When NBC Nightly News does a piece on a film opening day, one would expect it to be seriously special. At the risk of sounding cold, the new documentary "Babies" from director Thomas Balmes didn't exactly tug at my heartstrings. Perhaps my not having any comes into play. But I did admire the concept, cinematography, score and darling stars.
Four babies from four different countries (Namibia, Mongolia, Japan and America) are chronicled from birth to first steps. Over the course of two years, Balmes spent approximately 100 hours shooting each baby (sorry if that sounds ambiguous, they're all alive and well). In a smart move, he combines the footage with spectacular landscapes and enchanting music.
The vast differences and commonalities of child rearing are explored through superb editing. As the American child peels her way through a banana, the Mongolian baby watches her parents gut a goat (shot back and forth). The Asian baby goes to the zoo, Namibian baby basically lives in one. My favorite scene is one in which the American parents take their baby to a Mother Earth group. When they begin chanting, the kid beelines toward the nearest exit, desperately trying to escape.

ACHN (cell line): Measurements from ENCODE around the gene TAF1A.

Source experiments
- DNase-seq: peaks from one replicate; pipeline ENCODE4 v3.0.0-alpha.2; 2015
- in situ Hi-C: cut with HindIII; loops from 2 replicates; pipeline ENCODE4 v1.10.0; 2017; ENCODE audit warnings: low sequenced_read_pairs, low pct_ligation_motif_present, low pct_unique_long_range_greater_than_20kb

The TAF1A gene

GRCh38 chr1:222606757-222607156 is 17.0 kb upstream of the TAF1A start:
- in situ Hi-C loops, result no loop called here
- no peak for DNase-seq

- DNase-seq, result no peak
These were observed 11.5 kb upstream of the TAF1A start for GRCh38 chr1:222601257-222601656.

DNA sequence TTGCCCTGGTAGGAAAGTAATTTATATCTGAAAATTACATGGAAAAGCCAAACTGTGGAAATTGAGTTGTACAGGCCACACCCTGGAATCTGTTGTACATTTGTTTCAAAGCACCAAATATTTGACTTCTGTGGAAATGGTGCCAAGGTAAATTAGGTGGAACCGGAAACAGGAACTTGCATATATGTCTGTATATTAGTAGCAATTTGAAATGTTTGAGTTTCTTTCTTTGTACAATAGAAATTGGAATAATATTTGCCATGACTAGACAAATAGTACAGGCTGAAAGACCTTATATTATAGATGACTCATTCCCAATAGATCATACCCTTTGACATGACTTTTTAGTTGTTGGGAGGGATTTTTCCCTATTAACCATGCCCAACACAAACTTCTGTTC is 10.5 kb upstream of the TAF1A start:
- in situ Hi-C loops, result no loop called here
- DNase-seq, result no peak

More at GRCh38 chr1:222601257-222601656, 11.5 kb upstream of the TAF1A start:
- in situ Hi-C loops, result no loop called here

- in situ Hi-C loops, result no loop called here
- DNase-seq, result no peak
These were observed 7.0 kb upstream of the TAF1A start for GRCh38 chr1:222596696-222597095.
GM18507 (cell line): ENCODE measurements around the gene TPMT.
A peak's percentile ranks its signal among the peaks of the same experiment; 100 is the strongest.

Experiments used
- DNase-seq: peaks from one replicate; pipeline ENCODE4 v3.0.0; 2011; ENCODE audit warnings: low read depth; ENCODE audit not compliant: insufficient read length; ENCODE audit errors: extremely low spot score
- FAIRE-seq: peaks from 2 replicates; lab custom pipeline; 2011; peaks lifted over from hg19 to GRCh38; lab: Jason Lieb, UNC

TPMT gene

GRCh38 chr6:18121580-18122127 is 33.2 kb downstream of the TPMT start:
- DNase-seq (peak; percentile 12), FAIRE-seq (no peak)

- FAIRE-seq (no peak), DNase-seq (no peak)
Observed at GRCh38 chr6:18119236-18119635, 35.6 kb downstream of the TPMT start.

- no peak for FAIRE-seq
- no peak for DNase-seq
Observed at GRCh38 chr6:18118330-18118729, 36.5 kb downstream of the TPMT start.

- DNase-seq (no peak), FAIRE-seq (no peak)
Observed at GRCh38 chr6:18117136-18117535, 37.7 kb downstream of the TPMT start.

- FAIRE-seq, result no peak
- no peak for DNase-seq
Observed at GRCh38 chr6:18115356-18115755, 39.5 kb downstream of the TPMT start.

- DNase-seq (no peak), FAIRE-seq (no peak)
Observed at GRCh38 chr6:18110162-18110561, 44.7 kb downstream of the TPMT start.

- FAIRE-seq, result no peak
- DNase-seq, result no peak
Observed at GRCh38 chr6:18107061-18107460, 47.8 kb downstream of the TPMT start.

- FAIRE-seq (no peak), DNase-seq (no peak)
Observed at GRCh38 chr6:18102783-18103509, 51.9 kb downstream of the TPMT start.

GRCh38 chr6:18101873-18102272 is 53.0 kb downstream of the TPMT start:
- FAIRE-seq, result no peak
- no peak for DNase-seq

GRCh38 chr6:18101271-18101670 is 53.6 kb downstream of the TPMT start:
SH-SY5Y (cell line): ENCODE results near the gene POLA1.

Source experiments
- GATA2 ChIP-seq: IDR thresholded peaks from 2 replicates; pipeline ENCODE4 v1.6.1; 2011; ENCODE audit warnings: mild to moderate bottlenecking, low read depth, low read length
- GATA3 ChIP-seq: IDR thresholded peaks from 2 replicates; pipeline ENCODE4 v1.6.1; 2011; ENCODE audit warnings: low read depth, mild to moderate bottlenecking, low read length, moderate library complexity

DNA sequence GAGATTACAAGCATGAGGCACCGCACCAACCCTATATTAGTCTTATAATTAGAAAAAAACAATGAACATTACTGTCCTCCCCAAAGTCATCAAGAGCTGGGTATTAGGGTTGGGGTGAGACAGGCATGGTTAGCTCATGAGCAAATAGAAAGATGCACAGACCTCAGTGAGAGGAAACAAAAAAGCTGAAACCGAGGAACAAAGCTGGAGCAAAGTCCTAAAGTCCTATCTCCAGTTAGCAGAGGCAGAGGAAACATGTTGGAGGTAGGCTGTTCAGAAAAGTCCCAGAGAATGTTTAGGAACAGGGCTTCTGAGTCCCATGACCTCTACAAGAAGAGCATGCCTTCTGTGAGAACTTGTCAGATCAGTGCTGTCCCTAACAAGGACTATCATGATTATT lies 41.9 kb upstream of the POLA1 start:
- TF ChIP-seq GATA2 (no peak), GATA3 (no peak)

Basically dialogue free, "Babies" relies heavily upon visuals, which speak volumes. If Balmes is putting out a universal message, it's that human beings are really not so different from one another. The love parents have for their children forges a bond so strong that it cannot be broken or compromised.
Anchorman Brian Williams refers to "Babies" as "a wildlife film about babies, cast in the womb." Focus Features couldn't have paid for any better advertising. Another smart move, "Babies" opened Mother's Day weekend. The prediction is that it will be a smash hit, which once again proves that my opinion is just that.
- Pam Nadon
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